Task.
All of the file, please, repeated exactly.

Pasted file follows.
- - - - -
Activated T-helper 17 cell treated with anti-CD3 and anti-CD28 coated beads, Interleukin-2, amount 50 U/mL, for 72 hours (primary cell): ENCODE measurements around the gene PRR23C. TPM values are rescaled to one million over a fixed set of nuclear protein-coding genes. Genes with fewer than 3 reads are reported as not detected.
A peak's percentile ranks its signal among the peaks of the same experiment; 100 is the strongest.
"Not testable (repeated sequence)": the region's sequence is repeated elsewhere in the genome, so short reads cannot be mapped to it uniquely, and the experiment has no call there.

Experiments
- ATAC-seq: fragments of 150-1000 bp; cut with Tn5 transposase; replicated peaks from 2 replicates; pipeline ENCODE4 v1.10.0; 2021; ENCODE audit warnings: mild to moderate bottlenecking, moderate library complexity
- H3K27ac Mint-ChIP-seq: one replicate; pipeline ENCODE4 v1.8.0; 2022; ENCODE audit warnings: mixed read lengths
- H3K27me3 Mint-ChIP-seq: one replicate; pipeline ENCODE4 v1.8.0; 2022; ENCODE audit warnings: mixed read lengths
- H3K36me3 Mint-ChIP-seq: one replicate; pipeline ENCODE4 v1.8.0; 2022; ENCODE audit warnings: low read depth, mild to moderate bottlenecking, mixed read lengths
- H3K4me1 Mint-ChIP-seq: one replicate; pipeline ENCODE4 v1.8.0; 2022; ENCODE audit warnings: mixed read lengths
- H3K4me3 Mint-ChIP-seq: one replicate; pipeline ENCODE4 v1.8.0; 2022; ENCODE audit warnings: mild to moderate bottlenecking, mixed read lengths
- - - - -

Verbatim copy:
Activated T-helper 17 cell treated with anti-CD3 and anti-CD28 coated beads, Interleukin-2, amount 50 U/mL, for 72 hours (primary cell): ENCODE measurements around the gene PRR23C. TPM values are rescaled to one million over a fixed set of nuclear protein-coding genes. Genes with fewer than 3 reads are reported as not detected.
A peak's percentile ranks its signal among the peaks of the same experiment; 100 is the strongest.
"Not testable (repeated sequence)": the region's sequence is repeated elsewhere in the genome, so short reads cannot be mapped to it uniquely, and the experiment has no call there.

Experiments
- ATAC-seq: fragments of 150-1000 bp; cut with Tn5 transposase; replicated peaks from 2 replicates; pipeline ENCODE4 v1.10.0; 2021; ENCODE audit warnings: mild to moderate bottlenecking, moderate library complexity
- H3K27ac Mint-ChIP-seq: one replicate; pipeline ENCODE4 v1.8.0; 2022; ENCODE audit warnings: mixed read lengths
- H3K27me3 Mint-ChIP-seq: one replicate; pipeline ENCODE4 v1.8.0; 2022; ENCODE audit warnings: mixed read lengths
- H3K36me3 Mint-ChIP-seq: one replicate; pipeline ENCODE4 v1.8.0; 2022; ENCODE audit warnings: low read depth, mild to moderate bottlenecking, mixed read lengths
- H3K4me1 Mint-ChIP-seq: one replicate; pipeline ENCODE4 v1.8.0; 2022; ENCODE audit warnings: mixed read lengths
- H3K4me3 Mint-ChIP-seq: one replicate; pipeline ENCODE4 v1.8.0; 2022; ENCODE audit warnings: mild to moderate bottlenecking, mixed read lengths